The Public Eye

Reports from the Bee's investigative team

April 29, 2011
State releases newest population, housing estimates

Another indication of the recession's impact on the state: California's population grew just 0.8 percent to 37,510,766 between Jan. 2010 and Jan. 2011. Sacramento County increased 0.8 percent to 1,428,355 over the same period. Compare that percent change to the boom year 2000-2001 when the state and county grew 1.97 and 3.13 percent, respectively.

More factoids gleaned from statistics released today by the Demographics Research Unit of the state Department of Finance:

* Riverside continues to be the fastest growing county (1.7 percent), having taken the top spot from Placer (1.5 percent) two years ago.

* Lassen (-0.6), Amador (-0.3), Alpine (-0.2), Mariposa (-0.1), Plumas (-0.1) and Tuolumne (0.1) Counties all lost population between 2010 and 2011.

* Desert Hot Springs (Riverside County) is the fastest growing city in the state (5.9 percent). Twenty-seventh ranked Rocklin is the fastest growing town in the region (2.1 percent).

* Sacramento (469,566) moved ahead of Long Beach (463,894) to become the 6th largest city in the state as of Jan. 2011.

* California added only 44,649 housing units in 2010, compared to 197,477 new ones in the peak year of 2005. Sacramento County added 1,041, compared to 11,188 in 2005.

April 28, 2011
California sees big drop in accidental firearm deaths

Gun accidents killed fewer Californians during 2009 than in any other year in at least a decade, according to new data from the state Department of Public Health.

Firearm accidents caused 31 deaths during 2009, down from 36 in 2008. Such deaths have steadily fallen since peaking during 2005.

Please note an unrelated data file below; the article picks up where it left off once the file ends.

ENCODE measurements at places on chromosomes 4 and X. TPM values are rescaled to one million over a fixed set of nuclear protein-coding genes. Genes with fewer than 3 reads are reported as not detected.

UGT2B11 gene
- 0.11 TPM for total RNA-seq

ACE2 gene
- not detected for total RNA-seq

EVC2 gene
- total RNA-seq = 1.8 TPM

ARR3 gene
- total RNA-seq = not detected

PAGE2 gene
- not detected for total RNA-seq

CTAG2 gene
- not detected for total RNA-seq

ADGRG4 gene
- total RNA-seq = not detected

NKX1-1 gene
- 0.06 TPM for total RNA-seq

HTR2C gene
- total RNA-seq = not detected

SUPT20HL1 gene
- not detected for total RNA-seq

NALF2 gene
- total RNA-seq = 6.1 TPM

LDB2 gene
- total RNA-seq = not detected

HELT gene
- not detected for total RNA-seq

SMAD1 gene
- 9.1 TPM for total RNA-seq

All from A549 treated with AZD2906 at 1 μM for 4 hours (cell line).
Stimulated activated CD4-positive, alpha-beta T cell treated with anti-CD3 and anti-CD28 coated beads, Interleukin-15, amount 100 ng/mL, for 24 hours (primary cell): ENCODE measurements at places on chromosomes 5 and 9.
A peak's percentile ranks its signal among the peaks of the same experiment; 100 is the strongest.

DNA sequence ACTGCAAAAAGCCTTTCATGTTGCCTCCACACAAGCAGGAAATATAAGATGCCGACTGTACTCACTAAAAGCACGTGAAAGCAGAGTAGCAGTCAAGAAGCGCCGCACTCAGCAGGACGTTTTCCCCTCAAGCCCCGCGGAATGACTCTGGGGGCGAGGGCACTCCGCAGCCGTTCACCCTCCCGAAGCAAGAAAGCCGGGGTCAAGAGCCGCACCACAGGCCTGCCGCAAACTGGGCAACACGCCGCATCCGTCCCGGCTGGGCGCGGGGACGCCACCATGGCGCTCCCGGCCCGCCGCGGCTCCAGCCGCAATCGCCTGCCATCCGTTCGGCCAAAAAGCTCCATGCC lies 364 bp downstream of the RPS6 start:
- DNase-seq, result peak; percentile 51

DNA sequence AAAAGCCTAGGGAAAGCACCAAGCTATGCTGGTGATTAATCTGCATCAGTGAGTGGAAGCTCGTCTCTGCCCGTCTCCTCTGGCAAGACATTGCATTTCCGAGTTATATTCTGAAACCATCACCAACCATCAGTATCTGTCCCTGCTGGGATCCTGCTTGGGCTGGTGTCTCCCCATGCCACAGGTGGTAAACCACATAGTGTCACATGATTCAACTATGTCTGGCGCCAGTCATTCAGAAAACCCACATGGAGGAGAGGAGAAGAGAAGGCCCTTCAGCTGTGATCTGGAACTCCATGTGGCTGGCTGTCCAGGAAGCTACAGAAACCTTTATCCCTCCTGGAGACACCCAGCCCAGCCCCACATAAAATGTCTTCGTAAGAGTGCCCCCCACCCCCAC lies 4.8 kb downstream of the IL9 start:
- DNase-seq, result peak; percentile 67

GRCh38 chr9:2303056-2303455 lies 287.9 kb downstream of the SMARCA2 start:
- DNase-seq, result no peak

Californians under 24 are the most likely age group to die from the accidental discharge of firearms. Two children under 15 were killed during firearm accidents in 2009.

Homicides involving firearms also decreased from 2008 to 2009, reflecting the falling number of murders in the state.

But suicides involving firearms continued to increase. Almost 1,500 Californians killed themselves with guns during 2009, up about 175 from 2005. More Californians died from suicides involving firearms last year than died from homicides involving firearms.

April 27, 2011
Maternal mortality rising in California

Back in December this blog noted the steady increase in U.S. maternal mortality (pregnancy-related deaths) since dropping to its lowest point in 1986. Now the California Public Heath Department is reporting that the mortality rate in the state has almost doubled between 1999 and 2008 (8.0 to 14.0 deaths per 100,000 live births.

Maternal mortality is rare, but the rising rates are a warning sign of increasing health risk factors among women (obesity, hypertension, diabetes, etc.) and of problems with maternal health care.

The CDPH report found disparities in mortality related to race, income and education:

* The risk of maternal death was four times higher for African American women than for other groups in 2002-03 (46.1 deaths per 100,000 live births, compared to 12.8 for Hispanic women, 12.4 for White women, and 9.3 for Asian women).

* Low-income women in the state died at a higher rate than others. Fifty-seven percent of maternal deaths involved Medi-Cal recipients, though this group constituted only 45 percent of all women giving birth.

* Although women with less than a high school diploma constituted 11 percent of women who gave birth in the state, 31 percent of all maternal deaths occurred within this group.

April 26, 2011
Hispanic voter clout lags population gains

Although the number of Hispanics in America increased from 35.3 to 50.5 million between 2000 and 2010, their participation in elections continues to lag behind. An analysis of Census data by the Pew Hispanic Center found that while Hispanics are 16.3 percent of the U.S. population, they account for only 10.1 percent of eligible voters and only 6.6 percent of the total casting ballots in 2010.

According to Pew, the relatively small proportion of eligible voters who are Hispanic is due to the larger number of children and non-citizens in that group. In addition, eligible Latino voters go to the polls at a lesser rate than other groups (a 31.2 percent voter turnout compared to 48.6 percent for whites and 44.0 percent for blacks).